Venus Capital was established in Boston in 1994 and regards itself as North America’s first India-focused hedge fund. The firm was registered with the SEC in 2000 and manages the assets of a variety of private clients, principally family offices, funds of funds, pension funds and endowments.
Vik Mehrotra is the firm’s founder and chief executive and is also portfolio manager to the flagship Venus Relative Fund. Dylan Tinker is Venus Capital’s second portfolio manager and trading strategist, who assists across all funds. The other members of the management team include trading strategist Tajinder Singh, an ex-Fortis prop trader, and chief operating officer Vikas Chawla. A number of analysts and traders make up the rest of the investment team.
Currently, Venus manages four funds: the Venus Relative Value Fund, an emerging market-focused market neutral strategy, the Venus India Opportunities Fund, which targets Indian small caps, the Venus Event Driven Fund and Venus Global Macro Fund, both of which have a global mandate.
The firm specialises in generating risk-adjusted returns using niche strategies that target emerging markets such as Brazil, India and China, as well as pan-Asia. With the Venus Relative Value Fund, Mehrotra uses systematic proprietary models to exploit short-term price differentials in emerging markets created by large institutional block trades and behavioural inefficiencies. “Our niche strategies can deploy a limited amount of money, and hence are ignored by large hedge funds and prop desks,” he says.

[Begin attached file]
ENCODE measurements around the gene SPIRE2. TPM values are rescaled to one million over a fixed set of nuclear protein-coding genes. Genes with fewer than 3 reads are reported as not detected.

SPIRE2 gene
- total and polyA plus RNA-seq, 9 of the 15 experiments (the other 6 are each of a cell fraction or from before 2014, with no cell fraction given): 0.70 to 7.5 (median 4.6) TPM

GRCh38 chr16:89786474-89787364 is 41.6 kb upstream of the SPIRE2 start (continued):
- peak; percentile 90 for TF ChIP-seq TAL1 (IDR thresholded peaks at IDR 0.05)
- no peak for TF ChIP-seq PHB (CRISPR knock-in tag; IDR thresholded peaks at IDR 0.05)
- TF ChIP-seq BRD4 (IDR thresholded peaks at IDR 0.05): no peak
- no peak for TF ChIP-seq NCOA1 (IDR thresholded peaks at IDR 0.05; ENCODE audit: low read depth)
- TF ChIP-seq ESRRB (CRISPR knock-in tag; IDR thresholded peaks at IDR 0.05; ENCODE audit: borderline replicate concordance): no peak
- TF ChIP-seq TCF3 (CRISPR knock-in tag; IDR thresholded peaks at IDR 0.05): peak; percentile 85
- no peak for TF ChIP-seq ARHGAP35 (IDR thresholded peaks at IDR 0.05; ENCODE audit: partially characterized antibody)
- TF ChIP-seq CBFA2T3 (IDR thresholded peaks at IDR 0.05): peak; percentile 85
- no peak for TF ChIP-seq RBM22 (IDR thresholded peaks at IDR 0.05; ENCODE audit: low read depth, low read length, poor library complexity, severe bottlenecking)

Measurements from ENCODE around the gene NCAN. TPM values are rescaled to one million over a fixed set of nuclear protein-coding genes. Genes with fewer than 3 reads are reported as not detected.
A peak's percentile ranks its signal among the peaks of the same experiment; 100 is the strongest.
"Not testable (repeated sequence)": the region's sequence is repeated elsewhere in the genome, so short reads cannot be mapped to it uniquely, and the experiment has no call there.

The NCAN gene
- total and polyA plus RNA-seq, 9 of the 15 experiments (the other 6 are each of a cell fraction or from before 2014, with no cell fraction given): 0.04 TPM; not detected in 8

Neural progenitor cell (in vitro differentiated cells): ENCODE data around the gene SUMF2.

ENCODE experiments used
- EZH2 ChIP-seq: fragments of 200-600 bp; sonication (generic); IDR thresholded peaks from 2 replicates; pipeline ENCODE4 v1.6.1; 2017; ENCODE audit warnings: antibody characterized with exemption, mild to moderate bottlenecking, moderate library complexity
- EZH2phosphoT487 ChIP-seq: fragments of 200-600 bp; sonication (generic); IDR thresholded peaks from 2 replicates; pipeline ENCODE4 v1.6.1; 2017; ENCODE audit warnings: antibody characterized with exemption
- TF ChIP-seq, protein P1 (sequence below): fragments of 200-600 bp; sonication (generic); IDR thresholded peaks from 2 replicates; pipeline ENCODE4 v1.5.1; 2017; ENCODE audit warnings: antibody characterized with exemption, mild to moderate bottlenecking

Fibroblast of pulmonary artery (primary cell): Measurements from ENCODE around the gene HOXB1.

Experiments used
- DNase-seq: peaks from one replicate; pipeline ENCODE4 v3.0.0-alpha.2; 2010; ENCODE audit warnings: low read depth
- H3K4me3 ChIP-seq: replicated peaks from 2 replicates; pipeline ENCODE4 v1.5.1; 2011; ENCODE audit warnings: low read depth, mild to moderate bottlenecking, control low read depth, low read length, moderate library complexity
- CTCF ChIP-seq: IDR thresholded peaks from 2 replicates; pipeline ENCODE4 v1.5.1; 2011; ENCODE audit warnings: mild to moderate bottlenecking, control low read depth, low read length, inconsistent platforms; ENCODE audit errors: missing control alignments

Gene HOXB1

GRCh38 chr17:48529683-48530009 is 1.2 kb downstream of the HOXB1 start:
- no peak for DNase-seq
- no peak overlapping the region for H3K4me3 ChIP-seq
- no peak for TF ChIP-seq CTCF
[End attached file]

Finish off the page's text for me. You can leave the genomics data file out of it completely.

Mehrotra is a seasoned veteran in trading emerging markets, having launched the first long-only India-focused fund in 1996. Asked how the alpha component is generated in the Relative Value Fund, which uses no leverage, he says: “Short-term thinking by market participants creates aberrations in the price of securities, and we use volatility as a friend.”
The fund, which was launched in August 2008, uses quantitative strategies such as pair trades, exchange-traded fund trading, algorithmic trading and volatility trading, and attempts to capture returns by targeting the most liquid emerging markets, India, Brazil and Hong Kong. When appropriate, Mehrotra will also engage in event trading. Fundamental and statistical inputs also help identify trading opportunities.
Last year saw reasonable performance, although the firm admits that making money in the fund was tough. Liquidity tightened toward the end of the year in response to China raising its interest rates, but according to Mehrotra, the best opportunities came from large block trading and cross-country relative value pairs.
In 2011, he believes the slow European recovery could be an opportunistic time to increase exposure to European equities and believes US equities look far more attractive than fixed income as a result of the second round of quantitative easing. The firm also likes emerging market equities due to high GDP growth, despite inflationary pressures.
Says Mehrotra: “In the near term, the outlook for emerging markets looks cloudy as they face the threat of inflation and possibility of an economic slowdown, but the second half of the year will show that consumption remains strong and governments should be able to navigate a soft landing.”
On winning the award, he adds: “It is an honour to be chosen by readers of Hedgeweek as the Best Relative Value Fund. The trading and research team’s discipline is the key reason for this success.”